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Epiq's blog

By Epiq, 6 years ago, In English

Hey Codeforces Community!

When it comes to defining the most important factors of success in programming competitions, we often agree that experience prevails. However, the purpose of this post is to draw our attention to a not any less important factor — our psychological state during the contest.

How can one deal with stress? Should it be dealt with separately, or maybe enough experience can just put it off?

How often does it happen that we know how to solve a particular problem, but due to either distractions or a panic attack we just cannot get back on track, cannot get back into 'the flow'? I have seen people getting stuck in such a state, and therefore not being able to finish the task. The frustration that comes after such experience is daunting.

Let us address the most experienced participants of this community:

  • what do you do before/during contests to ensure staying in the right state of mind?
  • what strategies for dealing with stress would you recommend?
  • how often does it happen to you that during the contest you are getting stuck in some weird (=inefficient) thinking patterns, which prevent you from performing at your max?
  • do you perform any kinds of 'rituals' before the contest to 'tune in', 'get into the flow'? Some world-famous sportsmen are also well-known for such 'rituals', e.g. here is what Rafael Nadal does.

In any case, thank you all for your feedback! ;)

This community has truly become a talent hotbed, where world-class performers can grow.

Edit: it is totally fine to say that experience is the only factor of success in your opinion — the point here is to collect opinions from experienced participants, even if they are very similar!

 
 
 
 
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6 years ago, # |
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I get panic attacks so often! I was unable to solve problem D yesterday and I was so sad that the contest concluded around 2 a.m. and I couldn't sleep till 4 a.m.! I think I get a panic attack whenever I am stuck on an easy problem. I don't even read the next problem correctly. I was solving problem C incorrectly , as I am not really good at even little math problems though. I can solve them but I take time. I think I am suffering panic attacks lately just because I am working hard and I want more out of the contests, but transition never comes so fast! :) So I would love to hear if someone has experienced the same!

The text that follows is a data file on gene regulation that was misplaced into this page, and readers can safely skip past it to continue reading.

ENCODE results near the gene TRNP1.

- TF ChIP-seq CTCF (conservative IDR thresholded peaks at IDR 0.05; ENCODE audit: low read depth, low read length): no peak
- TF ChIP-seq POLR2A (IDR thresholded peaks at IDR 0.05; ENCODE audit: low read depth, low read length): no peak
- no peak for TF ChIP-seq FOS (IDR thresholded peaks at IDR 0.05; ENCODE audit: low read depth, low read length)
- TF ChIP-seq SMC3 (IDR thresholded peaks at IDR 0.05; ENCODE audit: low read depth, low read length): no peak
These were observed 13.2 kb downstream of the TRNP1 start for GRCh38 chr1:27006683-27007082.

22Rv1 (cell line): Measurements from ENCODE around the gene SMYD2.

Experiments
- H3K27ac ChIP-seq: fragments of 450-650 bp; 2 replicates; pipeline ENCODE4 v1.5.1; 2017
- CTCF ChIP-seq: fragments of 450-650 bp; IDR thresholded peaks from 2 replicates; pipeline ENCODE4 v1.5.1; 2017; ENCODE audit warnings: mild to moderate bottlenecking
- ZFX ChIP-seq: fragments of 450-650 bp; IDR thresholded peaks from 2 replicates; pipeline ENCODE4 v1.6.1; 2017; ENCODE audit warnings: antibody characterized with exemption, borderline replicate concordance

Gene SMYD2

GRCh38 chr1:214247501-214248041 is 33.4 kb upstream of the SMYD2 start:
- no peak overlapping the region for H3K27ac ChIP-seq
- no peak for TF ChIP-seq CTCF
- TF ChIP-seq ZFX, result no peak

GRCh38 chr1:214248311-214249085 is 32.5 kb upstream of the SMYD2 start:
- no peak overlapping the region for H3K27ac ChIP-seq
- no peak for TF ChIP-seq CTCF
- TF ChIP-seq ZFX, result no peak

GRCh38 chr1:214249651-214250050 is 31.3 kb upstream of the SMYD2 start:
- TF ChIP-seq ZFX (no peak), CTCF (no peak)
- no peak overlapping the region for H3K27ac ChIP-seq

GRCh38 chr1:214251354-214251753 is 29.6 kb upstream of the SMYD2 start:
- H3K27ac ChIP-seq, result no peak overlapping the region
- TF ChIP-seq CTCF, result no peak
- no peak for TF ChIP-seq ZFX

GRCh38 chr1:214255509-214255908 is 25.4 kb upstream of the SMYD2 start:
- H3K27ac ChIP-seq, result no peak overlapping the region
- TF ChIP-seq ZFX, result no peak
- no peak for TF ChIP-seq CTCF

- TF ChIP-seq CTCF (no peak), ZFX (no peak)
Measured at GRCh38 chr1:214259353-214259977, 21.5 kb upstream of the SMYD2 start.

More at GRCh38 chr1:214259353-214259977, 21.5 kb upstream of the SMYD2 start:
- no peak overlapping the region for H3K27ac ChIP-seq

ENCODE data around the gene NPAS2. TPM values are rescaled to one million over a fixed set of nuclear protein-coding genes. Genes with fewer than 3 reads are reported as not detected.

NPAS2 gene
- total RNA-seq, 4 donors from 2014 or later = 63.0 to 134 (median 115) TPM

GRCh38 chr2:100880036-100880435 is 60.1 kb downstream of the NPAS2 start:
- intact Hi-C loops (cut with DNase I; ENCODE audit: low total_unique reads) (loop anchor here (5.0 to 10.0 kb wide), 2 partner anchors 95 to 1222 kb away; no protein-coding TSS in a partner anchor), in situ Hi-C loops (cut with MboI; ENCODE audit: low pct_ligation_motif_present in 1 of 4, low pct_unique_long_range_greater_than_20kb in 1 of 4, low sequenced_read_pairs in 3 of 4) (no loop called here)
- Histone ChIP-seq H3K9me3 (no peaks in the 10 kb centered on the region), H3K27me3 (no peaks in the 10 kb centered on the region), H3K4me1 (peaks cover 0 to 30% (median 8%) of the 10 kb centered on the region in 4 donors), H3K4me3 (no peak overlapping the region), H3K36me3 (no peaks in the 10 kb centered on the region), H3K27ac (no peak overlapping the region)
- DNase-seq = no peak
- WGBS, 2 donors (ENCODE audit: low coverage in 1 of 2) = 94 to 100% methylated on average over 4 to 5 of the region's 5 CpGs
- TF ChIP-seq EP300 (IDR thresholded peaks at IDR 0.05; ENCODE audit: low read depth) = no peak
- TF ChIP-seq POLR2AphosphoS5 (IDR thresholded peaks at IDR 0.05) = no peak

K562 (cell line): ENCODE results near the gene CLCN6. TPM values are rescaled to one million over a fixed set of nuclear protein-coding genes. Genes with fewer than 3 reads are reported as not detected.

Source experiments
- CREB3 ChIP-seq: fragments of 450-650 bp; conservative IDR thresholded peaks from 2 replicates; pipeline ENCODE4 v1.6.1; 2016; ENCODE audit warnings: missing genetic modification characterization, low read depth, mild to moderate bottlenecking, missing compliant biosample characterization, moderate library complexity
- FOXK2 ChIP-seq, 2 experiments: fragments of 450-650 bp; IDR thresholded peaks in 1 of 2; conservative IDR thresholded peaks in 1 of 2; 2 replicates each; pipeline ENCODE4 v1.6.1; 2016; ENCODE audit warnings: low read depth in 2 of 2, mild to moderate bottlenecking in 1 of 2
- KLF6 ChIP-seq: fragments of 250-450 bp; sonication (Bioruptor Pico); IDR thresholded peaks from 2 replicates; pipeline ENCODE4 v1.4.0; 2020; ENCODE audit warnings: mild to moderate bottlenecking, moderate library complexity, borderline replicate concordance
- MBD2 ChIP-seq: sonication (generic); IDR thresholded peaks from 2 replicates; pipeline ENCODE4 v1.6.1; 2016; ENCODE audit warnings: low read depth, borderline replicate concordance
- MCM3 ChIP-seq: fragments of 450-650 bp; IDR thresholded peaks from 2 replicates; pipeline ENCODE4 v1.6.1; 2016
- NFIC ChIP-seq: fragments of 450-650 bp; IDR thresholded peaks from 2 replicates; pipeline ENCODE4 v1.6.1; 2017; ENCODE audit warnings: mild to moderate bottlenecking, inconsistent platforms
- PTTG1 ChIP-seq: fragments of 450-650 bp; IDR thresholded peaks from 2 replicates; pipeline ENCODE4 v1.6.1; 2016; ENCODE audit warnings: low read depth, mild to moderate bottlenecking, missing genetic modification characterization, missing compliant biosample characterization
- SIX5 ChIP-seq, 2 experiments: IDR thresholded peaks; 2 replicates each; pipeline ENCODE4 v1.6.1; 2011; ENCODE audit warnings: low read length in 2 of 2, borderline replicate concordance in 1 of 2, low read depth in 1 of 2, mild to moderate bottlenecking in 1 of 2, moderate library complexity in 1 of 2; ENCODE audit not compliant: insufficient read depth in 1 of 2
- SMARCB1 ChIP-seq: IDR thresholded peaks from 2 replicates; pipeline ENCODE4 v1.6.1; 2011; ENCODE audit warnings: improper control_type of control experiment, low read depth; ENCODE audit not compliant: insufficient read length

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    6 years ago, # ^ |
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    I believe it is happening to most of the participants, especially at the point where previous experience does not help anymore, e.g. when trying to solve a problem, which does not look like anything you'd solved before.

    As far as I understand, it is especially stressful, when the initial judgement about the complexity of a problem does not go along with the results, i.e. when believing that the task is easy, but for some 'awkward' reasons still not being able to implement/debug/submit the solution quickly. Your experience from yesterday will probably sound familiar to most of the readers :)

    It could be that the root of this problem in this particular case could be the imprecise initial judgement — that the task is easy. Could it be that more experienced participants just don't judge the complexity of the problems? Maybe then there is no extra stress during the contest, as it allows you to solely focus on the solution?

    However, let's not go too deep into philosophy, I would rather stay pragmatic here :) I am eager to hear what the most experienced competitors do about it!

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6 years ago, # |
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Most important thing ever for the optimal psychological state: go to the toilet before the contest starts :)

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    6 years ago, # ^ |
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    Korotkevich appears immune to the intensity of the situation and, in fact, seems more preoccupied with bodily functions. After 45 minutes of coding, he—and there’s no other way to say this—picks his nose, looks at his handiwork, and then picks his nose some more. Right after that, he delivers the equivalent of a giant middle finger to the rest of the contestants by sauntering to the bathroom. The dude is good enough to take time out for a pee.

    by Bloomberg

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    6 years ago, # ^ |
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    Or as soon as the contest starts :D

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6 years ago, # |
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How can one deal with stress?

Get used to it. When you're under stress all the time, it's not such a big deal during a contest. And doing a lot of contests, possibly even at the same time, is a good way to get used to stress :D

As for me, I need to be under stress to work fast. It's even better when I'm angry.

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    6 years ago, # ^ |
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    If you're under stress all the time, how do you enjoy life? Most of us do competitive coding for fun. If we have to be under constant stress to have fun, then isn't that kinda beating the purpose?

    Do your best, fcku the rest

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      6 years ago, # ^ |
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      If you're under stress all the time, how do you enjoy life?

      Have you ever considered the possibility that they're not mutually exclusive?

      If we have to be under constant stress to have fun, then isn't that kinda beating the purpose?

      The purpose of fun isn't "not being under stress", so no.